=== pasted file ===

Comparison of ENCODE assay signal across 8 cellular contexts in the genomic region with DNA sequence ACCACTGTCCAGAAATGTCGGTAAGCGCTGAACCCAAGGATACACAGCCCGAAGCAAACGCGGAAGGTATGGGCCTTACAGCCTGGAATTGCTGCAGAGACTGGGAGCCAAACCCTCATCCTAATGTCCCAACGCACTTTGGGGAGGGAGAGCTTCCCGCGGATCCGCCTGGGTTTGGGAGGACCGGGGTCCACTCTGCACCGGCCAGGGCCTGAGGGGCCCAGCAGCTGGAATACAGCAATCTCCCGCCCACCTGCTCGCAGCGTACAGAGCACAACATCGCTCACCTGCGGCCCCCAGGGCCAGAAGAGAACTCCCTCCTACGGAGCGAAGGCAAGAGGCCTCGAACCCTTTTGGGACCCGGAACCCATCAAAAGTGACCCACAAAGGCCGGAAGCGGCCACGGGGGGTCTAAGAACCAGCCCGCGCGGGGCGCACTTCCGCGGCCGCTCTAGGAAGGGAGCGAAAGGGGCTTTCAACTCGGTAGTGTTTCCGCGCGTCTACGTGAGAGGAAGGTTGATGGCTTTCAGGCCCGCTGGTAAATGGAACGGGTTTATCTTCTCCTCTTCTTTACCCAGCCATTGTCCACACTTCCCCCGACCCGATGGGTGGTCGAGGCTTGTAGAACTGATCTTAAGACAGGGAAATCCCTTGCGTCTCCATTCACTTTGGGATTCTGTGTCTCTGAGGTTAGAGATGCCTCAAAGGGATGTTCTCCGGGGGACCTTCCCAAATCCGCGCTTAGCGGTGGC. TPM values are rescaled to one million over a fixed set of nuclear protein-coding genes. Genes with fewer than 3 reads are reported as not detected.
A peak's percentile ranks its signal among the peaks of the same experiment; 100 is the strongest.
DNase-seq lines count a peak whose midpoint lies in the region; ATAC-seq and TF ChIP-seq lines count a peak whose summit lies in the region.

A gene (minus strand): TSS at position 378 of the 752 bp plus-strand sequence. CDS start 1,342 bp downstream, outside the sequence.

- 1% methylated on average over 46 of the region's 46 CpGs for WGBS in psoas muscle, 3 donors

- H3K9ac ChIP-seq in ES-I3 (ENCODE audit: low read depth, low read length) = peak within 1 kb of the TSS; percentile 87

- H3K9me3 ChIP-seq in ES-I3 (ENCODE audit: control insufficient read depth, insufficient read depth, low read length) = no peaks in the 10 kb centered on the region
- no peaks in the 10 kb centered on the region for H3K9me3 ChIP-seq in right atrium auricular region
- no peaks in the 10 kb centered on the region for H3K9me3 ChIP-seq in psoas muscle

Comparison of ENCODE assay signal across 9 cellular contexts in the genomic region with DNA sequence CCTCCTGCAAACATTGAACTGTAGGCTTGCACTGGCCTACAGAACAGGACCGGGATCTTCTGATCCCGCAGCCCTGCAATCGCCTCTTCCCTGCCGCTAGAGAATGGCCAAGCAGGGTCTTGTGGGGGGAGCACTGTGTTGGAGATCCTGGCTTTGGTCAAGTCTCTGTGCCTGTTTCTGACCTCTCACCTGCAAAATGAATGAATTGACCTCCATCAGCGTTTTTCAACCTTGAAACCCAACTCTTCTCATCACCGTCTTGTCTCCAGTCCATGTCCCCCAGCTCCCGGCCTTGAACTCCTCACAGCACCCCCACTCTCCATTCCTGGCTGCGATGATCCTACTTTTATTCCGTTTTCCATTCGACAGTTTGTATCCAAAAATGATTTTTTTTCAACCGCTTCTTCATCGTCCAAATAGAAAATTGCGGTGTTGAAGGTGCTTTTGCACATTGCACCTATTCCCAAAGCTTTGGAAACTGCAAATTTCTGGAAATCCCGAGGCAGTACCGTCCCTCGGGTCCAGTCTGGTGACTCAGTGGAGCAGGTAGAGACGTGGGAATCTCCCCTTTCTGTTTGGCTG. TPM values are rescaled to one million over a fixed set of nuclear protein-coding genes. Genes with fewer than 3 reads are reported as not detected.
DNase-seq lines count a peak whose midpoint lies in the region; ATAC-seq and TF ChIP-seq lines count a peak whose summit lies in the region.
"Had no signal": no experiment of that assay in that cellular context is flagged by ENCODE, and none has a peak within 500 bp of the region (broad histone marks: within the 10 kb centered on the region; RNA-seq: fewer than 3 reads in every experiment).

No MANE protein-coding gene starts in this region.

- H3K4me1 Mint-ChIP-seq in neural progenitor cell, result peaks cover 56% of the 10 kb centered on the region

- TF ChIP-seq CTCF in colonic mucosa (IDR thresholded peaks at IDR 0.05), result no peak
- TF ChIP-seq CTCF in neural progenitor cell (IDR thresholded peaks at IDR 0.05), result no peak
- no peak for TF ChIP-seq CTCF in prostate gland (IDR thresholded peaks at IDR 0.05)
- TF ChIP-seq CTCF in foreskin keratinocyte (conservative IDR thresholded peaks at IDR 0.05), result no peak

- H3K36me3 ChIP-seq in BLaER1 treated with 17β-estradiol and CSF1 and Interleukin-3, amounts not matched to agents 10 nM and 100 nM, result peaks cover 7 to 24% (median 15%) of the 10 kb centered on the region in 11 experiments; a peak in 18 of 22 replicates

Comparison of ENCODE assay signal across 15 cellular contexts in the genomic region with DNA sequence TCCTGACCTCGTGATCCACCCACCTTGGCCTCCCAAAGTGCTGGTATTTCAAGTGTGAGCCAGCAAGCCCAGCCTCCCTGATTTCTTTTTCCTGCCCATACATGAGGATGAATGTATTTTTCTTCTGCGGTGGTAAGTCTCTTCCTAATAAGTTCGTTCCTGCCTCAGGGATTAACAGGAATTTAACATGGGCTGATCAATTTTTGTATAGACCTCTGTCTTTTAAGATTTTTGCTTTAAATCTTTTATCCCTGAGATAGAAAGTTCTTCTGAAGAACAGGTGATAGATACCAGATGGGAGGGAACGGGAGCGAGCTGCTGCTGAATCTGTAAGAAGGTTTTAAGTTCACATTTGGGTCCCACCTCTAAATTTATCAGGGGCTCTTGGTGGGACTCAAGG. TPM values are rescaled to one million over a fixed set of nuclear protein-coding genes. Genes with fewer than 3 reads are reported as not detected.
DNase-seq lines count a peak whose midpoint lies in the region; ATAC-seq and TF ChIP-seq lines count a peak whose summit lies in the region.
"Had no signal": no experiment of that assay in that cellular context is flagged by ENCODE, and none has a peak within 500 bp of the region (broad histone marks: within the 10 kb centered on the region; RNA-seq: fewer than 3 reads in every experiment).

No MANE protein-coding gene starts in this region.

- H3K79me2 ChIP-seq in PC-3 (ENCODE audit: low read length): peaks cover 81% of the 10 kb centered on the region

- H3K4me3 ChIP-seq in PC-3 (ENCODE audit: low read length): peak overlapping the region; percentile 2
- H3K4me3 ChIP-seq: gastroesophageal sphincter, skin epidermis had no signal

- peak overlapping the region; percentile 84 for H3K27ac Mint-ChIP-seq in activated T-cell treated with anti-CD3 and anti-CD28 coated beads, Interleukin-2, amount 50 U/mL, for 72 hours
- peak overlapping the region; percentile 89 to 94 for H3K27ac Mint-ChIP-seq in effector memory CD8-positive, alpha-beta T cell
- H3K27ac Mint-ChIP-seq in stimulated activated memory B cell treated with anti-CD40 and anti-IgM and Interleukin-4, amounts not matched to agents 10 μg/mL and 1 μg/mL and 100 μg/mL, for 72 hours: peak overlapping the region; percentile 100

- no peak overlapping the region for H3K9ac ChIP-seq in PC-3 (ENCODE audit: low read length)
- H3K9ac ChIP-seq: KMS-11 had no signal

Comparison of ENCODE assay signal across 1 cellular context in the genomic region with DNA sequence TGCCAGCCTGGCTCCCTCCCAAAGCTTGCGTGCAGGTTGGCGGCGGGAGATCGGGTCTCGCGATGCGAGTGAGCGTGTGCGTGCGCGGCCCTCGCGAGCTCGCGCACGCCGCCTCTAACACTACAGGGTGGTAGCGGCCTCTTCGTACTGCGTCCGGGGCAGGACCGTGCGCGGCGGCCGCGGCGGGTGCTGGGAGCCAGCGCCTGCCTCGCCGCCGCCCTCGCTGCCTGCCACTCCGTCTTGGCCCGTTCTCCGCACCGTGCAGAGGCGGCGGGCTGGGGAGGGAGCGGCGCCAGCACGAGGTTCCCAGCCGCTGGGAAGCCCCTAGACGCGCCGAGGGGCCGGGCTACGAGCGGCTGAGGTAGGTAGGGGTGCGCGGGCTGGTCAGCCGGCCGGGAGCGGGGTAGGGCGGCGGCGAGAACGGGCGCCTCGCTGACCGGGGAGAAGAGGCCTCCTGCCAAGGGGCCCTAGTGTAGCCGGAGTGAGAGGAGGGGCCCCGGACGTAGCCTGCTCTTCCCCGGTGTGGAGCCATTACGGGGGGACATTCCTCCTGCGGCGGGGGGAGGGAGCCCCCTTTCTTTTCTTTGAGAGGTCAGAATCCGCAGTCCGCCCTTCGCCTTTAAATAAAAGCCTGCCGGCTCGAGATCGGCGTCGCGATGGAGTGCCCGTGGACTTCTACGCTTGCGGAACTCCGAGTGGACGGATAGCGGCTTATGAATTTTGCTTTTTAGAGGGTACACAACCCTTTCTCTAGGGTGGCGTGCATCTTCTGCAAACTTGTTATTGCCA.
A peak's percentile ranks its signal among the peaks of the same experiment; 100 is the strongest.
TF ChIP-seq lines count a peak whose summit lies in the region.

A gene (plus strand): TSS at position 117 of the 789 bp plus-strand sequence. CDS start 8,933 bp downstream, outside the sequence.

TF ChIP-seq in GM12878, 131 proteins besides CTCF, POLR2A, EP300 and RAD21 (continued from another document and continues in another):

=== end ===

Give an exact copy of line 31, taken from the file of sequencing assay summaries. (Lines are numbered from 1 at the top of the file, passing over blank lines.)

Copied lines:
- H3K9ac ChIP-seq: KMS-11 had no signal